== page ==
Top, trousers, belt, bracelet and boots, SAINT LAURENT

Some people are just born performers.

As a viewer, you can, somewhat, get the sense when the on-stage persona vastly differs from their IRL personality. The unapologetically magnetic stage presence versus a modest, amiable character is often a duality afforded by those who revere their craft. TEN undoubtedly falls under the category.

Naturally introducing himself without pretension, TEN carries himself unlike someone with a celebrity status. The answers issued come across as gentle and sincere, regardless of how accomplished he is in his respective fields and regions.

Even the unprompted birthday surprise when, during the photo shoot, the crew comes out with a cake, the chorus of “Happy Birthday” sounds with equanimity. His birthday, if you must know, is 27 February; a recent entrant into a new turning around the sun.

Suit, top and boots, SAINT LAURENT

TEN is talented, clearly. You can’t help but buy into the calling that as he had shared about knowing that this is what he wanted to do since the early age of 14. Since his days as a trainee finding foundations in South Korea, the goal was to release his own solo album. Now, years of practice have culminated into one multi-faceted articulation of who he is as an artist.

But is that an accurate depiction?

This is different from his past solo singles. The elation of presenting a full album is real, but so is the pressure. And that’s the thing about high-contrast performers; you just know the level of perfection they demand of themselves is far from the average. But perhaps attributing it to being in his late 20s, lacking no tenure in the industry, or simply personal ethos, TEN’s perspective on what matters to him now has changed a little.

Somewhere between the hopes of acting in a thriller and winding down with a cold one after a busy schedule that typically ends at midnight... somewhere amid album preparation and promotion, quiet self-reflection, and newfound inspiration... There, at the nexus of passion and creativity, is where you’ll find him, charting along an ongoing passage of growth and expression.

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ESQUIRE: You’ve been part of NCT, WayV, and SuperM; how do you navigate your identity among the different groups versus as a soloist?

TEN: When I work in a team, I try to adapt to the style that was given to me. Whereas as a soloist, you get to represent yourself and do what is right for you. You’re behind the wheel now; you’re the one creating the concept with your team, so I try to understand more about myself to better represent myself.

ESQ: Is there any belief that you feel is essential to your success?

TEN: (ponders) I think I have the mindset of “Being Humble”. If you think you know too much, you will stop growing. So knowing how to educate yourself is very important for me. If I feel like I’m not being humble today, I sit down to reset my mind. You have to [tell yourself], “Don’t be arrogant. You’re assuming but there are so many things you don’t know, you have to learn more. You’re not perfect right now.” So I’ve always had this like... good negative thoughts? It helps me feel grounded again.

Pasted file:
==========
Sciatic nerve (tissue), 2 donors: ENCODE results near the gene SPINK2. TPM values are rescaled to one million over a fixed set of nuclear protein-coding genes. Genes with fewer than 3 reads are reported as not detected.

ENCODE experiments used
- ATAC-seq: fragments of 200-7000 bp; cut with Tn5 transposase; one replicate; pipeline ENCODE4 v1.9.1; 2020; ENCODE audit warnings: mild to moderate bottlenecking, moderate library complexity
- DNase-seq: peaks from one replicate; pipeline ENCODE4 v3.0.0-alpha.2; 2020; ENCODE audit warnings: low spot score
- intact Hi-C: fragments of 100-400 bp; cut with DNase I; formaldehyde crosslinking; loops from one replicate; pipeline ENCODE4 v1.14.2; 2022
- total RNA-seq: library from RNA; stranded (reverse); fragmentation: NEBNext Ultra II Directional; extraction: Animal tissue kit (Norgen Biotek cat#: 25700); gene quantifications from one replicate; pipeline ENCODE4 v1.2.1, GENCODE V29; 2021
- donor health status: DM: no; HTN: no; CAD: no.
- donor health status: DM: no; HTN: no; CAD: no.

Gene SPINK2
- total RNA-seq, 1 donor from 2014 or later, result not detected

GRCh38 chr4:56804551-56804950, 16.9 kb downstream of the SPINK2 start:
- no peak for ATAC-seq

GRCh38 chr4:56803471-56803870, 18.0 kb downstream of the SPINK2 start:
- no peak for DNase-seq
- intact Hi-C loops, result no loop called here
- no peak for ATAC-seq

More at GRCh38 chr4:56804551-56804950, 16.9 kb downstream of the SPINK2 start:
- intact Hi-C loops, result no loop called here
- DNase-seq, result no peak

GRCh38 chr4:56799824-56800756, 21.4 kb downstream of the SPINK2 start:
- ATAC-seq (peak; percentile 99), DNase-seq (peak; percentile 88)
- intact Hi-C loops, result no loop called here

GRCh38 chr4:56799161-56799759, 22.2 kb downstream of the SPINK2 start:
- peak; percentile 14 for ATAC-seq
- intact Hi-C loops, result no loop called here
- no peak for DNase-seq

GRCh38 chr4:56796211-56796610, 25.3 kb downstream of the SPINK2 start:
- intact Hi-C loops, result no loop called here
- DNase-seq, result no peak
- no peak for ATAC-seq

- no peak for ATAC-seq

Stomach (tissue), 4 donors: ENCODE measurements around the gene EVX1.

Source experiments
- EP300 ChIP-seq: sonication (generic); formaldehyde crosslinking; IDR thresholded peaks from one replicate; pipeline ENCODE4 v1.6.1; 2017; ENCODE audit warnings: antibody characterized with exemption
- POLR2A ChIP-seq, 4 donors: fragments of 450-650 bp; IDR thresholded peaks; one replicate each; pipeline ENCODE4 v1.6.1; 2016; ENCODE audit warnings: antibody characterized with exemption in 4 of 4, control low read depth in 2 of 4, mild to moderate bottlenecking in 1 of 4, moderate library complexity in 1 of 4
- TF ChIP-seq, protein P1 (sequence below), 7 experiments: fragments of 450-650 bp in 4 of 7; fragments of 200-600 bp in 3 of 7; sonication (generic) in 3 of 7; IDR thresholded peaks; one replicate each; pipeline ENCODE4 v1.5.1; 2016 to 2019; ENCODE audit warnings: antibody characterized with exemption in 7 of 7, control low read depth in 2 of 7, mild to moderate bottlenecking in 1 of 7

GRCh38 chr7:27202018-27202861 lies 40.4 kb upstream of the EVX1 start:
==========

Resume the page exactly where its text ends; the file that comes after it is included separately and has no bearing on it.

ESQ: Is it hard to know where you stand in terms of humility with all that surrounds you?

TEN: Since young, my mom told me to be humble. Be kind. If you’re kind and have positive thoughts, good things will come your way. I’d always keep that at the back of my mind all the time. These days, I’m more into a positive working environment. I feel that if you’re in a good environment, the outcome is way better than when you’re not in a good mood.

ESQ: Could you talk us through your creative process?

TEN: For this album [TEN - The 1st Mini Album] my team and I sat down to share ideas, photos and listen to multiple tracks of various genres. Then I’ll add my two cents and we’ll put these songs up for a vote. This process is more accurate than me saying, this is a good song. It’s interesting to see how everyone has their take and different talking points on why certain songs should be the title track or part of the tracklist.

For the dance, we received demos internationally but we took the good bits and improved on them. So there was a lot of discussion about this album.

ESQ: You’ve been in the scene for close to 10 years now, how much input do you have in what you wear for performances and appearances?

TEN: I always give my opinion on the outfit because I need to feel comfortable to perform. If I don’t feel relaxed about the things I wear, I’m not representing myself on stage. But I do listen to other people’s [feedback], I think that’s very important.

Shirt, trousers and belt, SAINT LAURENT

ESQ: What do you look out for when it comes to fashion?

TEN: Fashion! Nowadays, I want to see something new because when I go shopping online or offline, there’s this standard where everything kinda looks the same. I want something that can be very simple, yet stands out. Saint Laurent for example, any of its suits may have the same look as every suit but there are little details that make it look unique.

ESQ: What’s your earliest memory of the Maison?

TEN: Oh, since my debut in 2016, my stylist always gave me Saint Laurent outfits to wear for performances and music videos. I just want to stress that this isn’t scripted or anything. I’m not paid to say this; this is as real as it gets. It’s fun to see how Saint Laurent’s styling has changed since then.

For Spring/Summer 2024, all the colours and materials are very simple, but how they are used and the way they are worn just make the clothes stand out. I’ve attended two Saint Laurent shows and the collections look totally different.


ESQ: What about your relationship with art? Is there a chance your artwork can be shown to the public one day?

TEN: Art really helped me express the side of me that I couldn’t really show at work or to my peers. Since my trainee days, I would express myself through drawing whenever I felt depressed or stressed out. If someone were to ask me why I haven’t been drawing lately, it’s mainly because I don’t feel any stress currently. But I also draw when something inspires me, like a quote from a movie. I’d start drawing what could represent it. Yes, when the time is right, I want to open my own gallery and welcome all my fans to come see it. I want to be sincere and tell them the true meaning of every piece of my artwork.

ESQ: Aside from being an artist, is there anything that you were always interested in developing but did not have the time to pursue?